Twenty-Sixth Sunday after Trinity – 2 Peter 3:3-14

I learned a new phrase this week: “immanentizing the Eschaton”. The penny explanation of this million dollar phrase is “trying to create heaven on earth”. In politics, those who perhaps believe there is no life everlasting, no Judgment Day, and no God, try hard to make the world a better place through dreaming big dreams and doing whatever it takes to make those dreams come true. In theology, the phrase means to prepare for the coming of Jesus Christ for his so-called thousand year reign of peace on earth.

When it comes to the end of the world, you can’t have your cake and eat it too. The end of all things is at hand. The unbelieving world wants no part of a world turned to ashes by fire. They doubt there was a flood that deluged the world, while Noah and seven others survived in an ark with all sorts of animals. Since there is no Noah, no ark, and no flood, it’s convenient to try to create some sort of perfect society on earth. This is not to say we should go out of our way to make the world a better place in a civil way. You’re never going to get heaven on earth, no matter what Congress or any other legislative body makes into law.

When the world seems to be at the height of its striving and ability, here comes the end of days. We know from God’s Word that everything we see will have an end. Saint Peter gives us a good picture of the end of the world in today’s Epistle. Simply put, There will be an end to this world where everything we see will perish. Believing there is an end to this world should lead us to be prepared for the end.

Immanentizing the Eschaton perhaps has its beginning in the sarcastic words Peter puts in the mouth of scoffers: Where is the promise of his coming? For ever since the fathers fell asleep, all things are continuing as they were from the beginning of creation. Everything seems to go along as it has for centuries. Seed and harvest, summer and winter, frost and heat, and all other natural events continue. Therefore there will be no end because that’s the way it is. Those saints of the Old Testament who died in the faith of the future promise of Jesus Christ never saw Him. Isn’t that enough evidence to show Christians their clinging to the promise of the coming of Jesus is silly?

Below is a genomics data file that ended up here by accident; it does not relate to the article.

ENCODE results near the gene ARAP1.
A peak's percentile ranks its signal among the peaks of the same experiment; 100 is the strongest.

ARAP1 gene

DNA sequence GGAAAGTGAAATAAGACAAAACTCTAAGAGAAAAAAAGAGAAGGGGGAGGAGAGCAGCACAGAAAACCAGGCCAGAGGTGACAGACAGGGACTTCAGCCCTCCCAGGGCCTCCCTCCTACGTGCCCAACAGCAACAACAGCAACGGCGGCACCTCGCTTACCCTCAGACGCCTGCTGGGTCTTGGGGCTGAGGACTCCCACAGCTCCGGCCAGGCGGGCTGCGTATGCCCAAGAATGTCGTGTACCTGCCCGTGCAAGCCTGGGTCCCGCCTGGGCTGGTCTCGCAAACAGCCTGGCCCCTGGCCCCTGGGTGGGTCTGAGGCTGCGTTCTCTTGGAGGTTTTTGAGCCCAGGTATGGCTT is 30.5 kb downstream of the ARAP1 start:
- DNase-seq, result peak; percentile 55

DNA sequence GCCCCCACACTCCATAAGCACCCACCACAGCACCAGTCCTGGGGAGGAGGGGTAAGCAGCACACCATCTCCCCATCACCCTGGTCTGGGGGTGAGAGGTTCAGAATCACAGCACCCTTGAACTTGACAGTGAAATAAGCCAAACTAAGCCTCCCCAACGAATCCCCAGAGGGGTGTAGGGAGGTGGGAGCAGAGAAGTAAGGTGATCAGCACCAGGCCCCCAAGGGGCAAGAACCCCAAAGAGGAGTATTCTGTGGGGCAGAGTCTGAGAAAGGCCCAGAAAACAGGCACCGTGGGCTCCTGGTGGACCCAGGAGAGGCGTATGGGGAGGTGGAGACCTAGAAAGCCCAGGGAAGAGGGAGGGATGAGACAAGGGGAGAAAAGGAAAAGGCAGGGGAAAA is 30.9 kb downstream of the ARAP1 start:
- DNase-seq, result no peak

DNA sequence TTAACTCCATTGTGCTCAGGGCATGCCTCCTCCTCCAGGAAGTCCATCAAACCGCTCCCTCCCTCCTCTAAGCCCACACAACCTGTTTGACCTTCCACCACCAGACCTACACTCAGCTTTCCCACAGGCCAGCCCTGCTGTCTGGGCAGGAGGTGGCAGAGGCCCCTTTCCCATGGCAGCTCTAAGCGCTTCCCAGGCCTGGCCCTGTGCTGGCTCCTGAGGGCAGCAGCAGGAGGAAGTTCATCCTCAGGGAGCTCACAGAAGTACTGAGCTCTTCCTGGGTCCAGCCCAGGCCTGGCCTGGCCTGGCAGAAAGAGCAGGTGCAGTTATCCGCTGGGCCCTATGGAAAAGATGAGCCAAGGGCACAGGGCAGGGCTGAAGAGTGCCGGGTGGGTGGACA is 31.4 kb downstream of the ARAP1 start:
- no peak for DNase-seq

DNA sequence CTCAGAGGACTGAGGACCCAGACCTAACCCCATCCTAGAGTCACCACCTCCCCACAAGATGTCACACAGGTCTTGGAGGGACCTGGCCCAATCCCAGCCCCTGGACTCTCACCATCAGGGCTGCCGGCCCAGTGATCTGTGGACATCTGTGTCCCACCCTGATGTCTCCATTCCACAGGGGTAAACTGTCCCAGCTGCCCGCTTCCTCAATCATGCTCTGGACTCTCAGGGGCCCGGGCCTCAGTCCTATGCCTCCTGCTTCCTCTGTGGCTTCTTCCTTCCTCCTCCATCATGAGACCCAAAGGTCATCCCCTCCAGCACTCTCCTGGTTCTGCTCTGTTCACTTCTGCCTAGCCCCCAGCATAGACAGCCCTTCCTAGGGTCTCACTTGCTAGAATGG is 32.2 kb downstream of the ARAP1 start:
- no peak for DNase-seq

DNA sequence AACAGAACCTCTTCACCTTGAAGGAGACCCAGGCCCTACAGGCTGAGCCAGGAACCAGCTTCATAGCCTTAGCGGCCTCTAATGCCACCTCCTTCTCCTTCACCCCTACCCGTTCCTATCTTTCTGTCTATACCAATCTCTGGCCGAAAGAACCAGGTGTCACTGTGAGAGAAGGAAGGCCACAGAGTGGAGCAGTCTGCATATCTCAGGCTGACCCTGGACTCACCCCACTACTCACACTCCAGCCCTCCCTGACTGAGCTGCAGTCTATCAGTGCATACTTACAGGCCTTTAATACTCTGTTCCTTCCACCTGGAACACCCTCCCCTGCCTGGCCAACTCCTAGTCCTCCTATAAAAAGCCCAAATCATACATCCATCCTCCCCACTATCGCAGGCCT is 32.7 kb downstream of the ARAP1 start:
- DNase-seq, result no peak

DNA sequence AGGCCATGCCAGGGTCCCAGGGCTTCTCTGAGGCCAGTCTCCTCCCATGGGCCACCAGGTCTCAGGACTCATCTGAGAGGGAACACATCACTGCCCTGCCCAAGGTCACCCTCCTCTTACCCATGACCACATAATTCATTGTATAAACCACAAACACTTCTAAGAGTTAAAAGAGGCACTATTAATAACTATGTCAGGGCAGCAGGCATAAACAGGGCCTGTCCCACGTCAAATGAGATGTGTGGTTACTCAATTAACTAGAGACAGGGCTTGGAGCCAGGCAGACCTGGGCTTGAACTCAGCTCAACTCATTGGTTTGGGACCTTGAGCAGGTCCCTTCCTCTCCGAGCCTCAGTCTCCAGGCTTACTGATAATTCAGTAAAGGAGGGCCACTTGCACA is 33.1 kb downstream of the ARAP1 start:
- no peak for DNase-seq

What scoffers inconveniently forget is that judgment has already happened once in this world. The same earth that came out of water in the speaking of the creative Word was flooded by water from above and below in the flood. The wickedness of man set the washing away of the world into motion. The flood is the prelude and certain sign of the second and final judgment. The first judgment came through water. The final judgment comes in fire.

This final judgment is not a matter of “if”, but “when”. Do not overlook this one fact, beloved, that with the Lord one day is as a thousand years, and a thousand years as one day. The Lord is not slow to fulfill his promise as some count slowness, but is patient toward you, not wishing that any should perish, but that all should reach repentance. Centuries come and go. For us it is one hundred years. For the Lord it is barely the blink of an eye. He is above time and space.

Nevertheless, God is patient with the unbeliveing world. The Word of repentance and forgiveness in the blood of Jesus Christ still goes out into the world. There comes a day, however, when our heavenly Father’s patience will be exhausted. Then the day of the Lord will come like a thief, and then the heavens will pass away with a roar, and the heavenly bodies will be burned up and dissolved, and the earth and the works that are done on it will be exposed.

It’s hard to picture in our mind’s eye the destruction of heaven and earth. Perhaps you heard last week about the man who literally dissolved in one of the boiling hot geysers at Yellowstone National Park. Think of how everything you see, even this church building, even your home, will disappear. All the elements, the raw materials of heaven and earth will melt with fervent heat. The glory of earth will be dust and ashes. Most of all, in the judgment and condemnation of godless people, those who scoff at any notion of the Christian faith will be cast into the burning lake of fire, where their worm will not die nor will their fire be extinguished.

Our heavenly Father has made arrangements for you to miss that burning lake of fire. We wait for a new heaven and a new earth in which righteousness dwells. The existence of this world is coming to an end. In its place comes a new world from which all traces of sin and death have been removed, from which the godless are excluded. Saint John received a glimpse of what this new creation is like in Revelation, where the New Jerusalem has no need of sun or moon to shine on it, for the glory of God gives it light, and its lamp is the Lamb.

Still our heavenly Father has patience. Still His Word of reconciliation in Jesus Christ goes forth into the world. There is a wrath to come that no immanentizing the Eschaton is able to fix. The Bridegroom, Jesus Christ, soon calls us to the eternal wedding feast of the Lamb in His kingdom that has no end. We wait in patient endurance for His coming. When He comes, the dead in Christ will rise to meet Him with those of us still living. Together we go into the New Creation, free from sin, free from death, free to be who we are meant to be in Jesus Christ. Be at peace, beloved. The end is near, thanks be to God!


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